Photo: Nancy Boyarsky
The vacancy rate for single family homes in LA is 1.2%. This includes houses that are up for sale, rent, or lease but haven't found a buyer or tenant yet. The statistic also includes a small number of houses that are still in the hands of owners but--for various reasons--stand empty.
For me, the big mystery is why two long-vacant homes are just a few doors away from us. Another house, a few blocks away, appears to be in the same lonely state. An official city notice in the window, warns: "Vacated Building DO NOT ENTER."
What's hard to wrap my head around is that while these houses stand empty, countless homeless men and women wander the surrounding streets, finding shelter at night in shop doorways and under freeway overpasses. God knows what will happen to them when El Niño delivers the downpour predicted. Not that any of them could afford these houses. But the high prices reflect one of the city's major problems, the lack of affordable housing. This, in turn, contributes to the ever growing number of homeless on our streets.
Back to the empty houses nearby. I don't know the back story of the home with the official "vacated" notice. But the two on my block come with sad histories of how they came to be unoccupied and why they remain so.
The first house, two doors down from us, is nicely maintained. Gardeners appear every week, removing weeds, tending the sprinklers, and looking after things. Flowers bloom in beds across the front, and a sign warns that the place is patrolled by a security company. Inside, automated lights turn on at night, making it look as if someone is home.
When we first moved into our house, several decades ago, a family much like ours lived there. Two parents and two teenagers. The kids seemed well behaved and clean-cut, although I never got to know them well. I did know the parents, and they were lovely people, the kind who rounded up our dog when he escaped from our yard and gave us a call when our car was parked on the wrong side on street-sweeper day, about to get a ticket.
Their deaths were unimaginably tragic. The first two were suicides. Then, suffering from a painful and fatal disease, the mother tried to kill herself but failed. She suffered another year or so before she died. The last survivor, a now-adult daughter, lived with her family in another part of the state. She said she had no intention of selling the house, or even renting it out. Sentiment, I guess. Only a couple of years passed before she was gone, too, dying suddenly of a breathing disorder.
A relative in Northern California now owns the property. For the past six years it has neither been put up for sale nor offered for rent, leaving us neighbors puzzled and uneasy. There's something unsettling about an empty house, especially one with a such a tragic history.
The place next to it has been vacant for about two years. This house is somewhat rundown in appearance. Although the yard gets a perfunctory mow and blow every week or so, a number of dying trees and shrubs languish in front. Through the few windows where the shades aren't pulled down, clutter is visible inside.
The resident, now elderly and in assisted living, was a collector who couldn't bear to throw things away. While she was still in the house, she would sometimes patrol the street on garbage collection days to make sure no one was throwing away anything of possible use or value. If she did find something, she'd take it home. You get the picture.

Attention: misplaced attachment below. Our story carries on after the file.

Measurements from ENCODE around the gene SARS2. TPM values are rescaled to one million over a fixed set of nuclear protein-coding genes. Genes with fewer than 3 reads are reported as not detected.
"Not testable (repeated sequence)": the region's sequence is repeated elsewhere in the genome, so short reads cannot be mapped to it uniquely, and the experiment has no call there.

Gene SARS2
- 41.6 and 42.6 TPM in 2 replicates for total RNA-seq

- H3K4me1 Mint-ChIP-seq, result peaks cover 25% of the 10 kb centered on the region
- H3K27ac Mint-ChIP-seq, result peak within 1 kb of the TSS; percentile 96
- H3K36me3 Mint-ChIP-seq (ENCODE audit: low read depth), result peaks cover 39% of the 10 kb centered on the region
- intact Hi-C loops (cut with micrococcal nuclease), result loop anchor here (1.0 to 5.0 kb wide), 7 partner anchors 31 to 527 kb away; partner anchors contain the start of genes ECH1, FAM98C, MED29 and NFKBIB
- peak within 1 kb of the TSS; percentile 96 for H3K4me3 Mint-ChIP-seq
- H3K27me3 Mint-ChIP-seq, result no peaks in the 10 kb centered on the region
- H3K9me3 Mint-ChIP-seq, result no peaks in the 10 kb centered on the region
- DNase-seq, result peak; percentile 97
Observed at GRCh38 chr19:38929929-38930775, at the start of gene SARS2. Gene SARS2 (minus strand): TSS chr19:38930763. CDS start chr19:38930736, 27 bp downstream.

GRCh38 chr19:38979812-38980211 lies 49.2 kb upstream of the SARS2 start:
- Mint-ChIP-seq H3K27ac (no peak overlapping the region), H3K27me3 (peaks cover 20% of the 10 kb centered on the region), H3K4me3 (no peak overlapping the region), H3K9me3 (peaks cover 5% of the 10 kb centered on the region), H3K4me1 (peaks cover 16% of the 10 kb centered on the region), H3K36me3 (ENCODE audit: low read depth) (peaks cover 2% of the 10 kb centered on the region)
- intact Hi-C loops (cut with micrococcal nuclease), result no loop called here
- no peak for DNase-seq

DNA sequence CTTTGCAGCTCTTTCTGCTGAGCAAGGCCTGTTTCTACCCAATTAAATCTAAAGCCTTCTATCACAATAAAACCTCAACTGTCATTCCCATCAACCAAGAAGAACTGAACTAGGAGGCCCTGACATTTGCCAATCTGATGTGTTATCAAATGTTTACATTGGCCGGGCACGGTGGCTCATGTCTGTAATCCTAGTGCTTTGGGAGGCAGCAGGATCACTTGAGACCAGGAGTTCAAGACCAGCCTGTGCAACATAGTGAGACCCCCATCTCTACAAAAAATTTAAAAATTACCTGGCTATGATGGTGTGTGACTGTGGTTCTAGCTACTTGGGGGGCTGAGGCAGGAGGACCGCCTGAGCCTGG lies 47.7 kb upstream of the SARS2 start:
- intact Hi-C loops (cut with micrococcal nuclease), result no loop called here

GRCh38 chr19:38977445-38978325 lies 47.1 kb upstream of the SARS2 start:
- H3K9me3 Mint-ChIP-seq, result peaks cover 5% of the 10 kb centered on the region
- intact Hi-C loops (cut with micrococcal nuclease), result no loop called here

I understand the situation perfectly. My father wasn't exactly a hoarder, but he did have an aversion to throwing things away. Unable to tackle the clutter, he worried about what would happen to the house if he needed to go into a nursing home. Clearing it out was beyond his strength and decision-making capacity at that point in his life. Fortunately, he was able to live independently, surrounded by the clutter, until the age of 91. He then had a stroke and was dead within a few weeks. It took me, my sisters, my husband, son-in-law and nephew days to clear the place out, including the worst headache, the remains of his business inventory (surplus electronics) that filled the basement.
So it may not be so puzzling why the collector's house remains unoccupied. It's probably the question of what to do with all the things she'd left in the house. How likely is it that the owner can be persuaded to throw these items away or even donate them?
Every week or so a local realtor will ring my doorbell, and we'll have a chat about the empty houses. One of them commented that it was pretty puzzling because "the lots alone are each worth a million dollars." It's a crazy price in an area with fairly modest homes. But it is true that developers will buy a house in the neighborhood for a million, more or less, and knock it down to put up something much larger and more expensive.
The downside is that many of the old houses, while small, are architectural gems built by the Janss Investment Company in the late 1920s. Ours, for example, originally had two bedrooms. We fixed it up and added a master bedroom suite. The house is Spanish style with arched ceilings and foot-thick walls. The art deco fixtures are original, and it has a round breakfast nook with a domed ceiling.
At the time Janss built houses in our neighborhood, it was developing Westwood Village. The company also sold a huge parcel of land at a bargain rate to the state to become the campus of UCLA. Everyone in the neighborhood knows that once the vacant houses are sold, they're fairly certain to be knocked down and replaced by two-story McMansions, built to within a few inches of the property line. So maybe it's better that they remain empty, at least for a while.
Nancy Boyarsky is the author of "The Swap: A Mystery," "The Bequest: A Mystery" and coauthor with Bill Boyarsky of "Backroom Politics."